Newsletter | December 23, 2021
If you’re like us, you’ve probably been playing holiday music at home since the Friday after Thanksgiving. One of our favorites is the classic, “I’ll Be Home For Christmas,” first recorded by Bing Crosby in 1943. That was right in the middle of World War II, and the song is from the point of view of a soldier writing a letter home listing all the things he loves about Christmas — snow and mistletoe and presents under the tree. “I’ll be home for Christmas,” he sings — and then there’s the amazing line, “if only in my dreams.” It catches our breath every time we hear it. He wants nothing more than to be home with his family and loved ones, but he can’t, not right now anyhow. There’s something he has to do first — fight for our freedom, our joy and our hope — and it’s really important or else he’d be at home.
It reminds us that it’s a great blessing to be home for Christmas surrounded by our sons and daughters, parents and siblings, grandchildren, and maybe great grandchildren. We come from all over to be with each other, filling airports and highways just to get home.
Even traveling and the idea of home has a special resonance at Christmastime. The story of the first Christmas is about a man and a woman who must leave their home to protect the child the woman is going to bear. The birth has been foretold and great powers fear the child’s arrival, because he will shatter the existing order and bring hope and joy to the world as proof of God’s love.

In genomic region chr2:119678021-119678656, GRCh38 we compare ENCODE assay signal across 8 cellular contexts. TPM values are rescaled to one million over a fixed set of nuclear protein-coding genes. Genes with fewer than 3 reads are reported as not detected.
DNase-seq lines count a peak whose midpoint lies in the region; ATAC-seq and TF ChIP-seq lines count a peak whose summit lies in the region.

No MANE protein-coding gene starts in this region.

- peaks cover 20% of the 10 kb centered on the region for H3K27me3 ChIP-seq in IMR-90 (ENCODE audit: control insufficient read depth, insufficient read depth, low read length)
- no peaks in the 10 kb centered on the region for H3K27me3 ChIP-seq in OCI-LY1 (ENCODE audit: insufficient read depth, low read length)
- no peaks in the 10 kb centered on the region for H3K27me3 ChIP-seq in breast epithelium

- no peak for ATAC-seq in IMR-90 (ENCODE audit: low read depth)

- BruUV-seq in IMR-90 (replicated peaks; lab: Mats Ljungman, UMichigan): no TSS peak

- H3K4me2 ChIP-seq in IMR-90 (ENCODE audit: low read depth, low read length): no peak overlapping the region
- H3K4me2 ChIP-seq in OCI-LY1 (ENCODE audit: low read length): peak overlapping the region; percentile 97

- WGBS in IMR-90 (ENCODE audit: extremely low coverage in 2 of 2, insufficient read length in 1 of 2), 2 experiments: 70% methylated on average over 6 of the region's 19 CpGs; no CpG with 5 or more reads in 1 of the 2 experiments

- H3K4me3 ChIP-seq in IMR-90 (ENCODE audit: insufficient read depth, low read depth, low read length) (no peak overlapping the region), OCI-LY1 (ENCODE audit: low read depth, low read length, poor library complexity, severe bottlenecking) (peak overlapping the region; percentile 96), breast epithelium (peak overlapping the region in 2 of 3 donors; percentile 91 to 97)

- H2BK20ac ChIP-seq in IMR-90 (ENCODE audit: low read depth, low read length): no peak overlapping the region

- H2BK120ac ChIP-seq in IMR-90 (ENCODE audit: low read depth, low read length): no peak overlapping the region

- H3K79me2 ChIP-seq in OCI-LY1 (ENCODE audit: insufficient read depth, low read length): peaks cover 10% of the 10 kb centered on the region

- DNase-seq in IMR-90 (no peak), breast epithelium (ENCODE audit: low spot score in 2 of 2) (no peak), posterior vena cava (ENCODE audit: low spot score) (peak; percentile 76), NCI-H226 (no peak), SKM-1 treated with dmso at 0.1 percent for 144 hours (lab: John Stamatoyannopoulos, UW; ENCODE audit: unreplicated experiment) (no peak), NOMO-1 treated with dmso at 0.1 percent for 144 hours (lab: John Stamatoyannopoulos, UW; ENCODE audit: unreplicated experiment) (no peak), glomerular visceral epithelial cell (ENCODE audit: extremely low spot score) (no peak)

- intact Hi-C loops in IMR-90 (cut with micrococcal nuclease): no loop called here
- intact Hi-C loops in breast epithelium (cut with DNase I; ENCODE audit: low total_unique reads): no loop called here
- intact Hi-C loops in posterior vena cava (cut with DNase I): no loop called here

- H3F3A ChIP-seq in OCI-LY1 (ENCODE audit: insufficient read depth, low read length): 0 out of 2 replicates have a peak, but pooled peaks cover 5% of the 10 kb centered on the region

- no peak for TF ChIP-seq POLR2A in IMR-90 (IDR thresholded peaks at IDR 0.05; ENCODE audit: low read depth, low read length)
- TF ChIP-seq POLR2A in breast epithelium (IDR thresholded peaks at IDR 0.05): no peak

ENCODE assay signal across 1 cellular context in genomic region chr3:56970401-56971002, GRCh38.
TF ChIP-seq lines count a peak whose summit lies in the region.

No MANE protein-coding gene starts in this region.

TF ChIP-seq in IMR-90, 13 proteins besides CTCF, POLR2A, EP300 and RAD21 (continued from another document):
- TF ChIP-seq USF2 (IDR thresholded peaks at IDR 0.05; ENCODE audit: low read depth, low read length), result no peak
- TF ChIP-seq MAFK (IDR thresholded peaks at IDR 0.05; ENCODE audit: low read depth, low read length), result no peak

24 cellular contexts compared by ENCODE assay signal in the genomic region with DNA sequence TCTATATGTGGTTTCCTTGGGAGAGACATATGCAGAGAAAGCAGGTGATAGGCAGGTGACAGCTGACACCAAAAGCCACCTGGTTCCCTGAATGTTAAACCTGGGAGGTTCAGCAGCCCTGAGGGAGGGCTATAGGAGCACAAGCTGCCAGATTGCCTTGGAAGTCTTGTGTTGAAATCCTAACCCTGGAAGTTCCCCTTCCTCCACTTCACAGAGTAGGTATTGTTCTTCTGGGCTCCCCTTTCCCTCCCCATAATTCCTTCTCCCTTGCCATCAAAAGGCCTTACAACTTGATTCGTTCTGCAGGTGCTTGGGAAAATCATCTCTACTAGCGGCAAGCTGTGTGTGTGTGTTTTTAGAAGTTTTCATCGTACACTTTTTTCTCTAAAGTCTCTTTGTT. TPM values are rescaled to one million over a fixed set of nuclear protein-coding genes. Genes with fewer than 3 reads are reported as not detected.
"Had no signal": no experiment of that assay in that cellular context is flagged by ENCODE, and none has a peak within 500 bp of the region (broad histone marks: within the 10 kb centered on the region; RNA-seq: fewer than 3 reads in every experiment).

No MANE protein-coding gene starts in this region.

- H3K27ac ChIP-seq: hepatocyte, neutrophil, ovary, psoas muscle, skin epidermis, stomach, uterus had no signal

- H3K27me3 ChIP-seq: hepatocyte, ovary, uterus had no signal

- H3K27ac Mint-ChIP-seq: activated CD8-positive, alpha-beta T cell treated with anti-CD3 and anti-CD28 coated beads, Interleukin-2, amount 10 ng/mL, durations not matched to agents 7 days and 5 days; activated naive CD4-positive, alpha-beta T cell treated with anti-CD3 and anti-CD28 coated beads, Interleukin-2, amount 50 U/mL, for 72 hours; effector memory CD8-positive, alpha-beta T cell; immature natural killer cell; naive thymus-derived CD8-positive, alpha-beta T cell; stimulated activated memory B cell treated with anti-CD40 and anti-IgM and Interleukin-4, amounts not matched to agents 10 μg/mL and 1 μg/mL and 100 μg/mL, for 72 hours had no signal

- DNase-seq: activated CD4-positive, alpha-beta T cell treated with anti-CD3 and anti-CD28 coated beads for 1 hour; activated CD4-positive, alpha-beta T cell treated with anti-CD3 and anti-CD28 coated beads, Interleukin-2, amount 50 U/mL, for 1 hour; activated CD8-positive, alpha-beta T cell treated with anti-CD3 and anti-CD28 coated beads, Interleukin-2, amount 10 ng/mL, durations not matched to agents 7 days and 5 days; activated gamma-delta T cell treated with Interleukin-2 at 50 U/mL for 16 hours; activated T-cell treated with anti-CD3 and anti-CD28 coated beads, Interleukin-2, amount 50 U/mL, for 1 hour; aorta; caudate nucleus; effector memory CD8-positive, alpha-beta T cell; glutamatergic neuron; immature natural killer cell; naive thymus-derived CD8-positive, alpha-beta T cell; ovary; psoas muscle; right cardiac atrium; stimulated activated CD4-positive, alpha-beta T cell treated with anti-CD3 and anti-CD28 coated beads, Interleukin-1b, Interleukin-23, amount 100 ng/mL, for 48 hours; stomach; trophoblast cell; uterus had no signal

Others who have heard reports of his birth travel from the east traversing great distances to see the child and celebrate the good news he brings. The travelers find the family in a stable surrounded by humble shepherds and behold the infant, God’s only son sent to redeem us through His love.
America’s Future wishes you a Merry Christmas, surrounded by family and friends and all those who bring you joy and hope.
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